youth living in the South East and otherregions were less likely to see a family
physician than in the Champlain region. Children and youth living in the North Simcoe
region were more likely to have an MHA specialist visit and less likely to have an
MHA ED visit than in the Champlain region. Female spouses living in the North
Simcoe and otherregions were more likely to have an MHA family physician visit
than in the Champlain region. Our findings suggest that additional MHA support may
be required to meet the needs of military families, in particular when relocated to MHA
resource-poor areas of the country.
Canadian Studies in Population (2020) 47:2739
https://doi.org/10.1007/s42650-020-00027-7
Electronic supplementary material The online version of this article (https://doi.org/10.1007/s42650-020-
00027-7) contains supplementary material, which is available to authorized users.
*Alyson L. Mahar
alyson.mahar@umanitoba.ca
Extended author information available on the last page of the article
Résumé
Être membre d'une famille des Forces armées canadiennes (FAC) implique des
réinstallations géographiques fréquentes, ce qui peut avoir une incidence sur
l'utilisation des services de santé mentale et de lutte contre les dépendances. Nous
avons effectué une étude rétrospective visant à examiner la variation intraprovinciale
dans lutilisation de ces services parmi les enfants, les jeunes et les conjoints des FAC
affichés dans la province de l'Ontario à l'aide de données administratives. Notre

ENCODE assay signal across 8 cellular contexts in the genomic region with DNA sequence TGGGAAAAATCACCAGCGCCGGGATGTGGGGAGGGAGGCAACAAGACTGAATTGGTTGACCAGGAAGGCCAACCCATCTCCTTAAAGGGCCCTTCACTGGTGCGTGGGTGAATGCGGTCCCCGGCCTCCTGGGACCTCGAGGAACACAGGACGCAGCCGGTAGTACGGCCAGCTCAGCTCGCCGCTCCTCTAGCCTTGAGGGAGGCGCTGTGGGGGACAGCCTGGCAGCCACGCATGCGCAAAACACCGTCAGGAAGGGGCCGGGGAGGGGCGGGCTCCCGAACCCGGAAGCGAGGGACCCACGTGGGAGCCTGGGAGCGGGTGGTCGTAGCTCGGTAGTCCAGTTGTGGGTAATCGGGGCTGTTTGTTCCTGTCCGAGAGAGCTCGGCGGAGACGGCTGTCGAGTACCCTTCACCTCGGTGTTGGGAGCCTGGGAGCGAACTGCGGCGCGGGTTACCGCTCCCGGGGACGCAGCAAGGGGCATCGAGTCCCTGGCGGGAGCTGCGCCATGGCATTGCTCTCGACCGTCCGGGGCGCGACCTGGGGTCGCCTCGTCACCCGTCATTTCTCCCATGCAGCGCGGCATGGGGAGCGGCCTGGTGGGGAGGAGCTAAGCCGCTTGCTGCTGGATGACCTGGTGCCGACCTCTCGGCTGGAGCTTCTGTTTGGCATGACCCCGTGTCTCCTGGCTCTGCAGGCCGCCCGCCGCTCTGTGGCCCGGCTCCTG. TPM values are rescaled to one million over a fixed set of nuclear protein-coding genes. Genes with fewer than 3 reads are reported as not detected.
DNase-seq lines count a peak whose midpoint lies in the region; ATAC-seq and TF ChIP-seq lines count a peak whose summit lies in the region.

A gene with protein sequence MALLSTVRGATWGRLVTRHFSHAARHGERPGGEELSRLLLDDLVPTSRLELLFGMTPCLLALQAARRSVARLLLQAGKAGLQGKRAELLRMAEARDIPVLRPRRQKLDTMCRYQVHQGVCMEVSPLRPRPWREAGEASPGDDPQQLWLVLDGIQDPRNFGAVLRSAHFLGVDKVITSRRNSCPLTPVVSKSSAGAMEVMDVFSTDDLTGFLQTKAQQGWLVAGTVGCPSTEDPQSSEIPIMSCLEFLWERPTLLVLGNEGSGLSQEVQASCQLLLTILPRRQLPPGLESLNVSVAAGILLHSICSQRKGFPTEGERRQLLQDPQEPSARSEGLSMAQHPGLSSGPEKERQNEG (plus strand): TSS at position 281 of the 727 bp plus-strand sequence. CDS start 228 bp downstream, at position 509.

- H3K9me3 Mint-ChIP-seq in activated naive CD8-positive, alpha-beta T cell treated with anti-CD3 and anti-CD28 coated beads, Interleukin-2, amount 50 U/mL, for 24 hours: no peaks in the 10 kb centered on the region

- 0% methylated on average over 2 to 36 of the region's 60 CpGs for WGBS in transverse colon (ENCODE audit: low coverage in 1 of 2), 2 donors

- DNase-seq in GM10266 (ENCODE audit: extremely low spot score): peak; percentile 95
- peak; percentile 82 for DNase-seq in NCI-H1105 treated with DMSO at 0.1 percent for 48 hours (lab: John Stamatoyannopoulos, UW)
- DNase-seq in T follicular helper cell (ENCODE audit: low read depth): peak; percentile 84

échantillon comprenait 5478 enfants et jeunes des FAC et 3358 conjoints de sexe
féminin qui ont été réinstallés en Ontario entre 2008 et 2012. Les membres des familles
des FAC ont été affectés à l'une des cinq régions de la province en fonction de leurcode
postal. Les services de santé mentale et de lutte contre les dépendances offerts par des
médecins et financés par l'État comprenaient des visites connexes chez les médecins de
famille, les pédiatres et les psychiatres, ainsi que des visites et des hospitalisations aux
urgences. Des comparaisons ajustées, y compris l'âge, le sexe et le revenu, ont été faites
en utilisant une régression de Poisson linéaire, logistique et modifiée. Nous avons
constaté que la majorité de notre échantillon n'a pas utilisé les services de santé
mentale et de lutte contre les dépendances après la réinstallation. Nous avons
également documenté une petite quantité de variation intra-provinciale. Les
enfants et les jeunes du Sud-Est et des «autres» régions étaient moins suscep-
tibles de consulter un médecin de famille que dans la région de Champlain. Les
enfants et les jeunes vivant dans la région de Simcoe Nord étaient plus
susceptibles de recevoir une visite chez un spécialiste de la santé mentale et
moins susceptibles d'avoir une visite à l'urgence pour un problème de santé ou
de dépendance que dans la région de Champlain. Les conjointes vivant dans la
région de Simcoe Nord et dans les «autres» régions étaient plus susceptibles de
consulter un médecin de famille pour un problème de santé ou de dépendance
que dans la région de Champlain. Nos résultats suggèrent que des soutiens
supplémentaires pourraient être nécessaires pour répondre aux besoins des
familles des militaires, en particulier, lorsqu'ils sont réinstallés dans des régions
du pays pauvres en ressources pour les services de santé mentale et de lutte
contre les dépendances.
Keywords Military families .Mental health services .Child .Adolescent .Spouses
1 Introduction